The camera was invented only some 180 years ago. And this is why, all history before that is sort of fuzzy. I mean, we aren’t even sure what Genghis Khan, Leonardo da Vinci, or Paramesawara really looked like.

All we got are portraits, done by artists who were paid to make the guys look better than they did. Did Alexander the Great actually look great? Maybe he was a scrawny mata sepet.

So what has this to do with marketing and advertising? Lots. Advertising’s two greatest tools are words and pictures. In fact, they are the only tools it has. (trivia : the first ad with a photograph was published in 1843 in Philadelphia.)

Let’s put writing aside. Let’s talk about pictures, or visuals as they appear around us and in our living rooms. And for this, we have a famous example.

In September 1960, something big happened. For the first time, politics used the power of
moving pictures. Senator John Kennedy and vice-president Richard Nixon were engaged in the first-ever televised ‘Great Debates.’ Prior to this, debates were aired only over radio. But here, for the first time, two presidential aspirants were going to battle in the visual arena.

The debates were held both on tv and radio. And the outcome has become a case study in politics, journalism, psychology and advertising.

In terms of what they said – pure content- both Kennedy and Nixon were evenly matched. In fact, those who heard the debate on radio preferred Nixon.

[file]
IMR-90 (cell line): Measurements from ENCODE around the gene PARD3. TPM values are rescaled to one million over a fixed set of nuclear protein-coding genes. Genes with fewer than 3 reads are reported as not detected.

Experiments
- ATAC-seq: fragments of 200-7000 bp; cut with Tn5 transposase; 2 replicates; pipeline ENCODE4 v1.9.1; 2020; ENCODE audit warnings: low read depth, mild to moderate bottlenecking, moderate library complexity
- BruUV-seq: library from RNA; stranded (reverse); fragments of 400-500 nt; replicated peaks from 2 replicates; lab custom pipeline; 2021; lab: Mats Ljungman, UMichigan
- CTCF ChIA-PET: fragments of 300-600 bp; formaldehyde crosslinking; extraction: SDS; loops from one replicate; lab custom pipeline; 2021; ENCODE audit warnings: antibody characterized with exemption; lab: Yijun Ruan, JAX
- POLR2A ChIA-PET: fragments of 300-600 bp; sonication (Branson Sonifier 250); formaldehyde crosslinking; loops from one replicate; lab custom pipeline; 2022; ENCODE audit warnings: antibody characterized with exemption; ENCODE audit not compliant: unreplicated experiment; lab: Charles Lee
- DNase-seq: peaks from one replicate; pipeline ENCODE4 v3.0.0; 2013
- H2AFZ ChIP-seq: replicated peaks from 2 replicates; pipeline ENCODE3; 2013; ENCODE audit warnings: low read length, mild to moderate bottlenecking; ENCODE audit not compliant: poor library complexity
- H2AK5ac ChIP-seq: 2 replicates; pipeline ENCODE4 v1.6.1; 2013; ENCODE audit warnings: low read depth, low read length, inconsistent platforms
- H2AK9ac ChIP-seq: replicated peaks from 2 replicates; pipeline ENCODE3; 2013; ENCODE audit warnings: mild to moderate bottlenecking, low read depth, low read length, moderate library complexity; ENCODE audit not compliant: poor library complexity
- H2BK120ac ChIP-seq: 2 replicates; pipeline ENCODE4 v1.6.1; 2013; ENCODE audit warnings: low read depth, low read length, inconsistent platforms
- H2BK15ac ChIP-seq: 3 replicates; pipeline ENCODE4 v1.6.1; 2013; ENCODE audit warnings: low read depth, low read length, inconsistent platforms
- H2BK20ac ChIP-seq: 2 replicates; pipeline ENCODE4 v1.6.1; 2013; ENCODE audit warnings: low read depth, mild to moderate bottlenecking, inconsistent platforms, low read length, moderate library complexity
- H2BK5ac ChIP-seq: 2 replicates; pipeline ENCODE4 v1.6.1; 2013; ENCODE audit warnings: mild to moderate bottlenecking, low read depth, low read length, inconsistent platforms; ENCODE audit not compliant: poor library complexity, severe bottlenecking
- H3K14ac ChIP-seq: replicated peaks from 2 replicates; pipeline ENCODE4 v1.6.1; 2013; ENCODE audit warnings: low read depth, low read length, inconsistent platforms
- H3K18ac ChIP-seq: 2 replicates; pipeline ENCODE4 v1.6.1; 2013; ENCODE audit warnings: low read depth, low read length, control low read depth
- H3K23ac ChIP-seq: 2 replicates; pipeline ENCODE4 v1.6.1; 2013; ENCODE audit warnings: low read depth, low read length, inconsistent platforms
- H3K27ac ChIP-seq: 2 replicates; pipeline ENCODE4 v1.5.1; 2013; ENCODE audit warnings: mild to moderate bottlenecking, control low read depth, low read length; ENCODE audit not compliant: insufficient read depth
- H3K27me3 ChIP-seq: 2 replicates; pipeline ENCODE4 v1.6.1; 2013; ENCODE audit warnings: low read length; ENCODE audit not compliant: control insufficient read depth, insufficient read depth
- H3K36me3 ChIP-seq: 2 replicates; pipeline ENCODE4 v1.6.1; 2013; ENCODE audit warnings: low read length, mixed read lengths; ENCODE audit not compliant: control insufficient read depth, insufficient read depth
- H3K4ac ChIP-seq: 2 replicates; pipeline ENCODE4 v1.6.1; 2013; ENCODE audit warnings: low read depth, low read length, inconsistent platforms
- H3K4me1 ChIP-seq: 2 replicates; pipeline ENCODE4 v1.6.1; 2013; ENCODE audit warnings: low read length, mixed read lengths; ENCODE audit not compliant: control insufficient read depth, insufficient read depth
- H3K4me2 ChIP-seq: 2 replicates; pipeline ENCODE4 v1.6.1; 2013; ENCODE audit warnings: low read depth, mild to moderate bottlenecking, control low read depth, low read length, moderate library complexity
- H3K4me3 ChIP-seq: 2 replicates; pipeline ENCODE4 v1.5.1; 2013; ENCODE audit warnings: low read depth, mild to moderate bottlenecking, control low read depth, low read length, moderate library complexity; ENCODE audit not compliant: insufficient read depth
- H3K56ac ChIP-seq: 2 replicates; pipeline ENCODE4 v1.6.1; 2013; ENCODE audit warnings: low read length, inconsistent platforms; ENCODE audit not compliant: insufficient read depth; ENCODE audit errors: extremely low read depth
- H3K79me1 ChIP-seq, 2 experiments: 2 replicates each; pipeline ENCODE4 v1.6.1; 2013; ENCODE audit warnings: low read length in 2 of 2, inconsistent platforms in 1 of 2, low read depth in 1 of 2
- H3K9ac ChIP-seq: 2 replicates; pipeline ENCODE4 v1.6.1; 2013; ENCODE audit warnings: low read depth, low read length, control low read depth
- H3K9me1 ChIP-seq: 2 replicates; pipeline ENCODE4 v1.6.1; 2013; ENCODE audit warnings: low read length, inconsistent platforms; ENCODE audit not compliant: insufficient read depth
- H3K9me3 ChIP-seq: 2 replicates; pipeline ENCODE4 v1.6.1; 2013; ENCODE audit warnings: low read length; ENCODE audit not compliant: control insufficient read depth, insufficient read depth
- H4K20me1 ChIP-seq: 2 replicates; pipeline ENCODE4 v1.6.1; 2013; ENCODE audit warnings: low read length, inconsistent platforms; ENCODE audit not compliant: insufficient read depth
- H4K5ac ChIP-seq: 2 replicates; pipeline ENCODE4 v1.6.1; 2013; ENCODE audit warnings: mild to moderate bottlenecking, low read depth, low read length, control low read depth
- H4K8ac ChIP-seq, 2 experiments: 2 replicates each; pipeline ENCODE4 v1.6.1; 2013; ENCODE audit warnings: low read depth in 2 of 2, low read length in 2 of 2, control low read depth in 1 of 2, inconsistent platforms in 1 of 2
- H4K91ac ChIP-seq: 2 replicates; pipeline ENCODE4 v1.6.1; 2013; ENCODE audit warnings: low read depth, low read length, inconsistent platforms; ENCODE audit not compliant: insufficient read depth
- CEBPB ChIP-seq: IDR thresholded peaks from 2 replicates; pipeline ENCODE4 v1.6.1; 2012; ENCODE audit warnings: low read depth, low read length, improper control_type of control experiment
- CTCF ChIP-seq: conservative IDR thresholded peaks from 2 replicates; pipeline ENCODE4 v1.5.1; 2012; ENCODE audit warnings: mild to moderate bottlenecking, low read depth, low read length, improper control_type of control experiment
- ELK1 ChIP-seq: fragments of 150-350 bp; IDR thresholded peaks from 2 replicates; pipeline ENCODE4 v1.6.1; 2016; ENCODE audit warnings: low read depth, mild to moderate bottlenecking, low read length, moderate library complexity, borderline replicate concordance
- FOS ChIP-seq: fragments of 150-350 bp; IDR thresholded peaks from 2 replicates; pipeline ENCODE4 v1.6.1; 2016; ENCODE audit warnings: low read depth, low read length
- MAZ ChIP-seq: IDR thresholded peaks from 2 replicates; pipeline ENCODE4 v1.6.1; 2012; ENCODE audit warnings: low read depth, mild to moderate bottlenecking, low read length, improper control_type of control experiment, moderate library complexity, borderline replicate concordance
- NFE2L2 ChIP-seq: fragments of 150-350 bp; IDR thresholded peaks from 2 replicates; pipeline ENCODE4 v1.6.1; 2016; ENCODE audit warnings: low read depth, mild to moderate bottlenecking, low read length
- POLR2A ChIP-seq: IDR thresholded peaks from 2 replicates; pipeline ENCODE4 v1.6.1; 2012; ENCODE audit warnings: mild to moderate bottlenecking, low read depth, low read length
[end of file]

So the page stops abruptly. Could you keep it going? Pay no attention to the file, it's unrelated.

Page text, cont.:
But, on television, Kennedy won by a huge margin. And the reason was visual.

Kennedy was this debonair, young man. He had just come in from California, campaigning in the summer, looking tanned and confident. And he put on a great performance on tv.

Nixon on the other hand was not exactly GQ material. He was also just out of hospital and 20- pounds underweight. He was pale and to make it worse, declined the usual studio make-up.

The bottom line was, viewers voted based on what they saw, much less by what they heard.

Never judge a book by its cover? All true and good, and substance matters. But we do react to what we see. We are sensitive to form, shapes, colours or whatever that meets the eye.

The entire visual presentation of someone or something, real or dressed up in our heads, is an awfully powerful thing.

To quote Andy Warhol, the great pop artist who undestood this so well, “I am a deeply superficial man.”

One can see why cosmetics is a billion-dollar industry.

Challenging a few "truths"